Beneficial effects of the olive oil phenolic components oleuropein and hydroxytyrosol: focus on protection against cardiovascular and metabolic diseases.

The overall health beneficial action of olive oil phenolic components is well established. Recent studies have elucidated the biological effects of two isolated compounds, namely oleuropein and hydroxytyrosol, with particular attention on their antioxidant activity. Thus, a protective action has been demonstrated in preclinical studies against several diseases, especially cardiovascular and metabolic disorders. The present review will describe the biological effects of oleuropein and hydroxytyrosol, with particular attention on the molecular mechanism underlying the protective action on cardiovascular and metabolic alterations, as demonstrated by in vitro and in vivo experimental studies performed with the isolated compounds.

J Transl Med. 2014 Aug 3;12:219

Active components and clinical applications of olive oil.

The olive tree, Olea europaea, is native to the Mediterranean basin and parts of Asia Minor. The fruit and compression-extracted oil have a wide range of therapeutic and culinary applications. Olive oil also constitutes a major component of the “Mediterranean diet.” The chief active components of olive oil include oleic acid, phenolic constituents, and squalene. The main phenolics include hydroxytyrosol, tyrosol, and oleuropein, which occur in highest levels in virgin olive oil and have demonstrated antioxidant activity. Antioxidants are believed to be responsible for a number of olive oil’s biological activities. Oleic acid, a monounsaturated fatty acid, has shown activity in cancer prevention, while squalene has also been identified as having anticancer effects. Olive oil consumption has benefit for colon and breast cancer prevention. The oil has been widely studied for its effects on coronary heart disease (CHD), specifically for its ability to reduce blood pressure and low-density lipoprotein (LDL) cholesterol. Antimicrobial activity of hydroxytyrosol, tyrosol, and oleuropein has been demonstrated against several strains of bacteria implicated in intestinal and respiratory infections. Although the majority of research has been conducted on the oil, consumption of whole olives might also confer health benefits.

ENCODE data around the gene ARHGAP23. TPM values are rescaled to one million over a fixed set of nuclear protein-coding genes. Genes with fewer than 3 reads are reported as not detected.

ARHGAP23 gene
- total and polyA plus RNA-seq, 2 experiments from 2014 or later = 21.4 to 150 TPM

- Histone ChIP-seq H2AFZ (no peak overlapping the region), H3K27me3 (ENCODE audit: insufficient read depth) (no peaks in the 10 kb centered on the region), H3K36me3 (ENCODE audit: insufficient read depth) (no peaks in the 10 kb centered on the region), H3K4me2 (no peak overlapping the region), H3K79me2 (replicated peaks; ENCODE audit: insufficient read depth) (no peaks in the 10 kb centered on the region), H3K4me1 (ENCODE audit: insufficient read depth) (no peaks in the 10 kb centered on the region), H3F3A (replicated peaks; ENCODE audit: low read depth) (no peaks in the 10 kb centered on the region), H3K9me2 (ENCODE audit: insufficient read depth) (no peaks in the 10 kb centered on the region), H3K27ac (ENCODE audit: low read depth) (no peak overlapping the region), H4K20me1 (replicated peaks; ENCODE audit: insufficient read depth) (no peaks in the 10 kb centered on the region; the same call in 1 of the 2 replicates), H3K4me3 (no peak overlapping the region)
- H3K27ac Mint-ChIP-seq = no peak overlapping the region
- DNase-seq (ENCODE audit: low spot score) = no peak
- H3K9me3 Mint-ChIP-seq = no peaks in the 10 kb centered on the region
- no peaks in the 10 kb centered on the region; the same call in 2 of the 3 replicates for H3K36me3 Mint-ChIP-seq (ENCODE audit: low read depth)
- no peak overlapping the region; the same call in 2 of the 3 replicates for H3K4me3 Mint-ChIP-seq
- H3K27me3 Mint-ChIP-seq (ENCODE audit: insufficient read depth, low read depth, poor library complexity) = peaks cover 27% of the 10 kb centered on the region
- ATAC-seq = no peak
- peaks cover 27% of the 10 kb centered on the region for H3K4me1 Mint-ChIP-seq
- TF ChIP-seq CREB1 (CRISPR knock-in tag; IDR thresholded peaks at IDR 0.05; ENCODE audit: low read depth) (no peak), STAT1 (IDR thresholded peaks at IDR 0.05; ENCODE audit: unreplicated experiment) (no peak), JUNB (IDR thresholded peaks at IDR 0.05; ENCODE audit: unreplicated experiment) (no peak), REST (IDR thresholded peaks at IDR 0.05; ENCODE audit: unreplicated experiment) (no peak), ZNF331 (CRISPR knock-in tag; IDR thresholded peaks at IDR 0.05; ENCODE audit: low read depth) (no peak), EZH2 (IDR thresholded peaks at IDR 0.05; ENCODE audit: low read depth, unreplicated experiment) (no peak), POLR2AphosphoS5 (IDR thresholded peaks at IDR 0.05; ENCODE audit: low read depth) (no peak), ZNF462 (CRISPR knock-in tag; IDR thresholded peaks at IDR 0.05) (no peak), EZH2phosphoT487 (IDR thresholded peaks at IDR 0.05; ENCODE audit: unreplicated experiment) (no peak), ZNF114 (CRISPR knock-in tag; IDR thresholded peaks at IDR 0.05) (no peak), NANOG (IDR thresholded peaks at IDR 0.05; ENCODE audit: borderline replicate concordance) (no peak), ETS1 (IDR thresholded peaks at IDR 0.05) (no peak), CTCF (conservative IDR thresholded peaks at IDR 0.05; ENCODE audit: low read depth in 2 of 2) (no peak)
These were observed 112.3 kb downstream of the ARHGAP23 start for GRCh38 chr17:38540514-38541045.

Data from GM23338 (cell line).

Altern Med Rev. 2007 Dec;12(4):331-42

Valuable nutrients and functional bioactives in different parts of olive (Olea europaea L.)-a review.

The Olive tree (Olea europaea L.), a native of the Mediterranean basin and parts of Asia, is now widely cultivated in many other parts of the world for production of olive oil and table olives. Olive is a rich source of valuable nutrients and bioactives of medicinal and therapeutic interest. Olive fruit contains appreciable concentration, 1-3% of fresh pulp weight, of hydrophilic (phenolic acids, phenolic alchohols, flavonoids and secoiridoids) and lipophilic (cresols) phenolic compounds that are known to possess multiple biological activities such as antioxidant, anticarcinogenic, antiinflammatory, antimicrobial, antihypertensive, antidyslipidemic, cardiotonic, laxative, and antiplatelet. Other important compounds present in olive fruit are pectin, organic acids, and pigments. Virgin olive oil (VOO), extracted mechanically from the fruit, is also very popular for its nutritive and health-promoting potential, especially against cardiovascular disorders due to the presence of high levels of monounsaturates and other valuable minor components such as phenolics, phytosterols, tocopherols, carotenoids, chlorophyll and squalene. The cultivar, area of production, harvest time, and the processing techniques employed are some of the factors shown to influence the composition of olive fruit and olive oil. This review focuses comprehensively on the nutrients and high-value bioactives profile as well as medicinal and functional aspects of different parts of olives and its byproducts. Various factors affecting the composition of this food commodity of medicinal value are also discussed.

Int J Mol Sci. 2012;13(3):3291-340

The effect of polyphenols in olive oil on heart disease risk factors: a randomized trial.